Pain Management Resources and Opioid Use

Recent News

Opioid Policy Updates - December 2019

Objective

The Department of Health Care Policy and Financing (the Department) has implemented and plans to continue to implement policies designed to impact the opioid overdose epidemic. The objective of this page is to provide a central source for Department opioid policy information, resources regarding pain management and opioid prescribing for the provider, member pain management resources, and additional related information. The Department is following the lead of the Colorado Consortium for Prescription Drug Abuse Prevention in reducing the misuse of prescription opioids. In order to support this Governor-assigned task force the currently implemented policies describing limitations on morphine milligram equivalents (MME), short acting opioid pill quantities, early interruption of opioid dosing escalations, and dental provider specific policies are briefly listed:

  • MME - Prior Authorization required for Rx exceeding 200MME
  • Short-acting opioid pill quantity limits - 120 per 30 days for chronic (non-naïve) short-acting opioids
  • Opioid Naïve Policy - Member identified as opioid naïve if they have not had an opioid Rx filled within 180 days, days-supply will be limited for opioid naïve to 7 days (56 pills, short-acting opioid only), after 3 fills of 7 days-supplies are written, provider may be required to complete provider-provider consult with pain management specialist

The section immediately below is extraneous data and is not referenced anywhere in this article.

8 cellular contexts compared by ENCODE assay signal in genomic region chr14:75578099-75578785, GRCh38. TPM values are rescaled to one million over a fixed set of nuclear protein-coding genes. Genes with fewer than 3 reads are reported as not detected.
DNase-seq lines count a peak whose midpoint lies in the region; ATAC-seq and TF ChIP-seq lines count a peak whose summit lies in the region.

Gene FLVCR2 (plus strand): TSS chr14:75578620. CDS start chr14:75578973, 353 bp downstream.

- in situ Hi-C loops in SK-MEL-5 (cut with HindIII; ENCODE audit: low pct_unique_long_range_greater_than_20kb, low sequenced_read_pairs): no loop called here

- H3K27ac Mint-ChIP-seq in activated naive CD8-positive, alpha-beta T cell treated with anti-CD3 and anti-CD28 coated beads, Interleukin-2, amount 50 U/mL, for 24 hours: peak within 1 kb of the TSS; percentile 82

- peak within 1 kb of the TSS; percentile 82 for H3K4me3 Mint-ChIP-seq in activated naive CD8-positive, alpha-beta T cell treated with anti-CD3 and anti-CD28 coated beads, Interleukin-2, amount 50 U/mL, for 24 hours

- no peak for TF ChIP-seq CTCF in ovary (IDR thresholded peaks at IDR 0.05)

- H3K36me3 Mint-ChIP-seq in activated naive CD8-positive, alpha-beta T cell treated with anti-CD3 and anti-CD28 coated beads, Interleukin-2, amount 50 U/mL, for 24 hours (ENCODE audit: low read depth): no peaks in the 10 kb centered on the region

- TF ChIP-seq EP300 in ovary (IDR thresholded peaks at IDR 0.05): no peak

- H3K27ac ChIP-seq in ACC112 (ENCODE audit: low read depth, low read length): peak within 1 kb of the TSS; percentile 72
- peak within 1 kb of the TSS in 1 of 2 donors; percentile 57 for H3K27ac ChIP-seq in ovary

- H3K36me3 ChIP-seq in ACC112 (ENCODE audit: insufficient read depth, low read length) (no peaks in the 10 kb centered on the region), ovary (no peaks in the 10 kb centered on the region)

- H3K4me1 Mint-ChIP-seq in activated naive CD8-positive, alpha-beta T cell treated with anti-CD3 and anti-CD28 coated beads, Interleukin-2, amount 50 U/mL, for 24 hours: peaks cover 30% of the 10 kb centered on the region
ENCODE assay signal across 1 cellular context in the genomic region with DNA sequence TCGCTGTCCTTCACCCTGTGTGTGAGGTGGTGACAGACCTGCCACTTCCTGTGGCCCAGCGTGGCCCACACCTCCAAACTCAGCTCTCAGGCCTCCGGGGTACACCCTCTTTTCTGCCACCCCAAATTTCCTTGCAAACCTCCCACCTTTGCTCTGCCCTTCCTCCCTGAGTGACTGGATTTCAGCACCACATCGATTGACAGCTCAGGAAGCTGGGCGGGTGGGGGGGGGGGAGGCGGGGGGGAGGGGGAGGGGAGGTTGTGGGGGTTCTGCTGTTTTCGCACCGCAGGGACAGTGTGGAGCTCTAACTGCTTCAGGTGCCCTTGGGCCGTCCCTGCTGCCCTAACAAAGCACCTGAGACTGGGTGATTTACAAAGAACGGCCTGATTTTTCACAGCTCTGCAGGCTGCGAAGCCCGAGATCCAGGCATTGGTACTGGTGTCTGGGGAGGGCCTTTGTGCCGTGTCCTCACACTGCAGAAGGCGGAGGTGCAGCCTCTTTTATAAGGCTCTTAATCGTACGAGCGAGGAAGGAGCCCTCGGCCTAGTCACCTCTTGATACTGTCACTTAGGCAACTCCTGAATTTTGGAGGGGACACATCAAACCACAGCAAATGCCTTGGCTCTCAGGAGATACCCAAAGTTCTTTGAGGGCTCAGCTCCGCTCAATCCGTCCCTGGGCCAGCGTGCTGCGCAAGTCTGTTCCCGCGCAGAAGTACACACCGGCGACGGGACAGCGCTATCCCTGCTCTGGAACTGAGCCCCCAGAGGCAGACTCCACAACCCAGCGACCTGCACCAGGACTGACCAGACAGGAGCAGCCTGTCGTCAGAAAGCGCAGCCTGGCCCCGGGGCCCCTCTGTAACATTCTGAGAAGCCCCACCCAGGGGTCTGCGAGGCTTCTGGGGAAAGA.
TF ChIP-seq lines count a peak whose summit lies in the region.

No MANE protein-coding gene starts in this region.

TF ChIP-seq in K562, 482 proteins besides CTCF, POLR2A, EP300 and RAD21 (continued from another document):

• Dental provider quantity limit is 4 days (24 pills, short-acting opioid only)

Through these policies, the Department is attempting to reduce potentially inappropriate opioid utilization, high risk/high dose prescribing, and reduce unnecessary escalation to higher dose opioid utilization. Recognizing there are special needs and necessity for individual assessment for many members, the Department provides provider-provider consults with a pain management specialist free of charge to the provider and member and are available by request (sspps.co-dur@cuanschutz.edu). Compassionate pain management and opioid safety are important to the Department and the consult service provides an additional expert evaluation of safety and efficacy of members' pain management regimens.

The Department strongly encourages the provider use the Prescription Drug Monitoring Program when prescribing controlled substances to all members.

Courtesy of National Safety Council on Acute Pain:

Over the counter or Prescription: What\'s most effective? The most effective pain relief combination: 200 mg of ibuprophen plus 500 mg of acetaminophen. Opioid painkillers may not always be the best way to treat acute pain.